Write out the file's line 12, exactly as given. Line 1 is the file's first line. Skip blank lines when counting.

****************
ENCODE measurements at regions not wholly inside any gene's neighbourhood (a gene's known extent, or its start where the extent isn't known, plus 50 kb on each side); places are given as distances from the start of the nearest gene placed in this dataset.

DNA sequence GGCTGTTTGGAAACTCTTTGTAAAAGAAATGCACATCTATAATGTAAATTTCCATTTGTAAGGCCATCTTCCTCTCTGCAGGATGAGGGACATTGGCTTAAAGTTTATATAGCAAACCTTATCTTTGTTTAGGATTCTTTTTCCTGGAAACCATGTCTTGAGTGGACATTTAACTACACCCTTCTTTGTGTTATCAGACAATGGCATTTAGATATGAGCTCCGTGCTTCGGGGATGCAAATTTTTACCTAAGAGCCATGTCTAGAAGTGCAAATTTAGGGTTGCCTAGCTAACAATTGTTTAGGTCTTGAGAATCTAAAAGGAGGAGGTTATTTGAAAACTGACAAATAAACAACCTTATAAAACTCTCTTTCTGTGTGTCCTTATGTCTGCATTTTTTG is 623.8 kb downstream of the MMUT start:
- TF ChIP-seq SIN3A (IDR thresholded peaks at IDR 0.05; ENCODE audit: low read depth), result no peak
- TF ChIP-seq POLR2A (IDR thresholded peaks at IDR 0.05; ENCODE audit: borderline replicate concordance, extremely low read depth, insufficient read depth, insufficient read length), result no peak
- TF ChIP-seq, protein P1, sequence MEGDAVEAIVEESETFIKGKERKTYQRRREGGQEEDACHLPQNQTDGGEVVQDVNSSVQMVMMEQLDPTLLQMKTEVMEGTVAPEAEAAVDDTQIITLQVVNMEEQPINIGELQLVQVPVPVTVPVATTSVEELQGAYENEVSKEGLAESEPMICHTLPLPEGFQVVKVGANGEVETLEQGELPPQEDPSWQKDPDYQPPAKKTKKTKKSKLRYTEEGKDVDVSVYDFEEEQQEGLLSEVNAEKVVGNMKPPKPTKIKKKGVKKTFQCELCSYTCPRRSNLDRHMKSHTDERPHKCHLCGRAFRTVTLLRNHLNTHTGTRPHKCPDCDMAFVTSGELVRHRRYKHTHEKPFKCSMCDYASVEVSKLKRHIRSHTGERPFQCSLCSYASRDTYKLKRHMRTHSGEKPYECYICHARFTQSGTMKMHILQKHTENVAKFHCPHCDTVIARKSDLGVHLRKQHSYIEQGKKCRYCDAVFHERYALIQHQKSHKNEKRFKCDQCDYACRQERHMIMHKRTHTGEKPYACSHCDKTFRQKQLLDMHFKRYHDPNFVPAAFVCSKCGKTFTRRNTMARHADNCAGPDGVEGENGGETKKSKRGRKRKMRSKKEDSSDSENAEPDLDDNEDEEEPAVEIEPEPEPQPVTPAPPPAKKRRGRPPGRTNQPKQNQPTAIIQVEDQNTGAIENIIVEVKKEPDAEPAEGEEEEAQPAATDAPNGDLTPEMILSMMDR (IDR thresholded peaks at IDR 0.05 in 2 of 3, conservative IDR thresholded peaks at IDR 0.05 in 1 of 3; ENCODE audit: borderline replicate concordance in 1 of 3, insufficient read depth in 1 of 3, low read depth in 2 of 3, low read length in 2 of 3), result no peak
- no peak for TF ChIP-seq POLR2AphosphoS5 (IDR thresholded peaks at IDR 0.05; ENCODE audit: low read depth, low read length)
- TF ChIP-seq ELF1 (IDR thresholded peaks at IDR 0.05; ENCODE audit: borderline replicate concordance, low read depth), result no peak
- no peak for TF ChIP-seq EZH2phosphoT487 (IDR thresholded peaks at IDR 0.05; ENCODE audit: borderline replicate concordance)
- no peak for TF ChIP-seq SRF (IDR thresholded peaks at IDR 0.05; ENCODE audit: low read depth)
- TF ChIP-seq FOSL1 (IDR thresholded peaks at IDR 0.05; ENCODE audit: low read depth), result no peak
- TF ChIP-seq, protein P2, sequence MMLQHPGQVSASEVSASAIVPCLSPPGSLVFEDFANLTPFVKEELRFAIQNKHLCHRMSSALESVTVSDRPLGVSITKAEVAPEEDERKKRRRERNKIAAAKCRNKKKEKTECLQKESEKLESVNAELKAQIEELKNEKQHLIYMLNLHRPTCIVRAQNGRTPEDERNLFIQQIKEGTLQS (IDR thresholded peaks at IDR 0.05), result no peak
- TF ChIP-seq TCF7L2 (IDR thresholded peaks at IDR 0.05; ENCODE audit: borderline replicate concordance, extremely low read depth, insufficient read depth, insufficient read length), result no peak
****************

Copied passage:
- TF ChIP-seq TCF7L2 (IDR thresholded peaks at IDR 0.05; ENCODE audit: borderline replicate concordance, extremely low read depth, insufficient read depth, insufficient read length), result no peak